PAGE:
We all know how the change of seasons can affect us, as humans. Changing from summer shorts and tanks to long pants and sweaters is just part of the picture as we move into autumn. As the days become shorter and the temperatures become cooler, our bodies respond and change accordingly. The same holds true for our pets. Westport pet owners should be aware of these seasonal temperature changes and respond to help their pets adjust in a healthy and positive way. Anchor Animal Hospital in Dartmouth can provide you with lots of great seasonal tips, advice and solutions, from winter care for reptiles to autumn feeding tips for cats, your trusted veterinarian in South Coast can help make the seasonal transition go smoothly for everyone involved.
Seasonal Affective Disorder (SAD)
You might have heard about this psychological phenomenon occurring in people, particularly in the northeastern region where we have long, freezing cold winters and a clear lack of sunshine for weeks on end. However, veterinarians have concluded that our pets can suffer from depression during this time of year as well. When they spend less time outdoors and are deprived of sunshine for more days n a row, dogs can also be affected by the seasonal changes that happen during this time of year. Symptoms of depression in pets can include behavioral changes, including accidents in the house or aggression, as well as being more “needy” of attention, seeming more lethargic or even having extreme hair loss.
Metabolism & Appetite
Another common issue with pets during the fall and winter seasons is a loss of appetite. The changes that occur with the shorter days and colder temperatures can trigger noticeable changes in hormones for all mammals, having a major influence on food intake and body metabolism. Food seeking behavior becomes increased by instinct to store fat on the body and prepare for the lean food season of winter. As a result, your dog or cat may be more hungry during the fall and winter months, consuming more food than they do in the spring and summer.
This is a hormonal response, so it is important to understand what is causing this drive to eat more food. Lower temperatures require greater energy to maintain the proper body temperature, so you should not deny them the extra food that they require. Dogs go outdoors for “potty” purposes year-round and, in some cases, may even be going out for regular walks regardless of the temperature. Indoor cats can even be affected, despite your best efforts to maintain thermal control inside the home.
Thicker Fur & Dry Skin
In the fall, pets start growing their “winter coats” to help keep them warm when the temperature drops. The cold and dry weather, as well as indoor heaters, fireplaces and other factors, all work together to cause dry skin and, in some cases, dandruff for pets. Westport pet owners should bring their pets in to visit the veterinarian at Anchor Animal Hospital in Dartmouth if they have any concerns about extreme dry skin. Adding olive oil to your dog’s food can help them to have healthy fur and skin, but it is best to seek the opinion of your veterinarian in South Coast before you include any additives in their food. This is true for all pets, as winter care for reptiles and pocket pets will also be greatly different from care in the warmer months.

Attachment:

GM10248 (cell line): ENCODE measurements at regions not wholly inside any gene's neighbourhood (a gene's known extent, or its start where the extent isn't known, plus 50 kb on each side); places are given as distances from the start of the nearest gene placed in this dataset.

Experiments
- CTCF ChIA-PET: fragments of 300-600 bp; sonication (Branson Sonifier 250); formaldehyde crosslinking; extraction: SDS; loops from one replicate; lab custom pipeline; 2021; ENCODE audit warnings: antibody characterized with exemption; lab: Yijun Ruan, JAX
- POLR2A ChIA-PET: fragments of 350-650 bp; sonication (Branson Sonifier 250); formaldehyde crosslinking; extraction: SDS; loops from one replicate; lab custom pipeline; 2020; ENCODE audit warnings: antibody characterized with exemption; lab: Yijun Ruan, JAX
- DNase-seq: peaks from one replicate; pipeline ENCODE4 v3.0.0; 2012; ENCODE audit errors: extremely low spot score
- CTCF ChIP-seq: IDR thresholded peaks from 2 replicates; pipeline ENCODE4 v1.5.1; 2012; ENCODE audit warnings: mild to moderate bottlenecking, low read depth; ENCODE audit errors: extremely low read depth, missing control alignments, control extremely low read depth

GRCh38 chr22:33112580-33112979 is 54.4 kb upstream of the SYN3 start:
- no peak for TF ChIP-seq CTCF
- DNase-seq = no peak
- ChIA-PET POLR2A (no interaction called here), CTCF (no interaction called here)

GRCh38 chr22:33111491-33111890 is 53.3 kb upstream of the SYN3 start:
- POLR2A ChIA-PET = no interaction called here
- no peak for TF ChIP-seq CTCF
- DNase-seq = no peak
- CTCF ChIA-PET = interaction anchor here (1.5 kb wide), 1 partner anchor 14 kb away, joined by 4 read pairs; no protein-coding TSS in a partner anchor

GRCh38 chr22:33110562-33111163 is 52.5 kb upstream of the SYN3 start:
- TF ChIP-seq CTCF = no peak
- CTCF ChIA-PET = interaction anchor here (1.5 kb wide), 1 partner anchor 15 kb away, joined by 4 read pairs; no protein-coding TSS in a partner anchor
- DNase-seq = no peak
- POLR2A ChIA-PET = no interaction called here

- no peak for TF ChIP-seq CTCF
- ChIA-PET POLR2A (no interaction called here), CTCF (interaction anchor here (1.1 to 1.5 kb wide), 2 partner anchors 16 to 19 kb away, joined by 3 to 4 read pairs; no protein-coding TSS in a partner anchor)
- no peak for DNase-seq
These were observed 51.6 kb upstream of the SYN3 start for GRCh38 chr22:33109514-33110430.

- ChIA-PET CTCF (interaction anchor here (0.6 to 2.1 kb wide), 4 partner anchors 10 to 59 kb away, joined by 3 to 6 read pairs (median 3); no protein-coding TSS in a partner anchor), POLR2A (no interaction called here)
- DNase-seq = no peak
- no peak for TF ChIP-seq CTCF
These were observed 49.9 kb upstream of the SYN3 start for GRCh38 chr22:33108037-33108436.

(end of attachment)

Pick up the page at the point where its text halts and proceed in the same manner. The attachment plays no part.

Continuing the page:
If you do take your dog or cat outdoors for a walk in the winter months, it is important to provide them with the proper care required to keep them safe. It isn’t just snow and ice that can be dangerous, especially to your pet’s paws, but also the chemical burns and salt that are used to remove ice from sidewalks, streets and driveways. You can help to combat this by applying an even and thin layer of balm to your pet’s paws before you take them outdoors for a walk. Once you return from the walk, you can wash down their paws with a warm, wet washcloth. This will help to make sure that any residual snow and ice melt off their paws. At this time, you can apply another thin and even layer of balm to help keep their paws properly moisturized and healthy.
Some Westport pet owners swear by dog booties or shoes to help keep their pets safe from frostbite, dryness, cracking and other trauma. You will want to get your dog used to wearing them at home before you try to go out for a walk, as it can mean quite an adjustment for most pets.
Stiffness & Inflammation
Just as people suffer more from arthritis and joint issues during the cold months, so do our pets. Some veterinarians in South Coast believe that some of this has to do with a lack of exercise, as walks are often reduced this time of year due to weather, but it also has to do with the temperature and the way it affects joints and bones. Dogs and cats are good at hiding pain, so it is important to know what to look for to identify whether your pet needs a trip to visit Anchor Animal Hospital in Dartmouth. Symptoms to look for can include stiffness, depression, grumpiness and a reluctance to jump or run.
Bring Your Pet in for a Seasonal Check-Up
If you think your pet may be suffering from any of these seasonal ailments, bring them in to Anchor Animal Hospital in Dartmouth for a seasonal check-up. Westport pet owners need to be aware of the potential risks associated with cold weather, snow and ice and the way that it can affect winter care for reptiles, pocket pets and more common pets like cats and dogs. Give us a call at 508-996-3731 to schedule an appointment or to learn more about our services.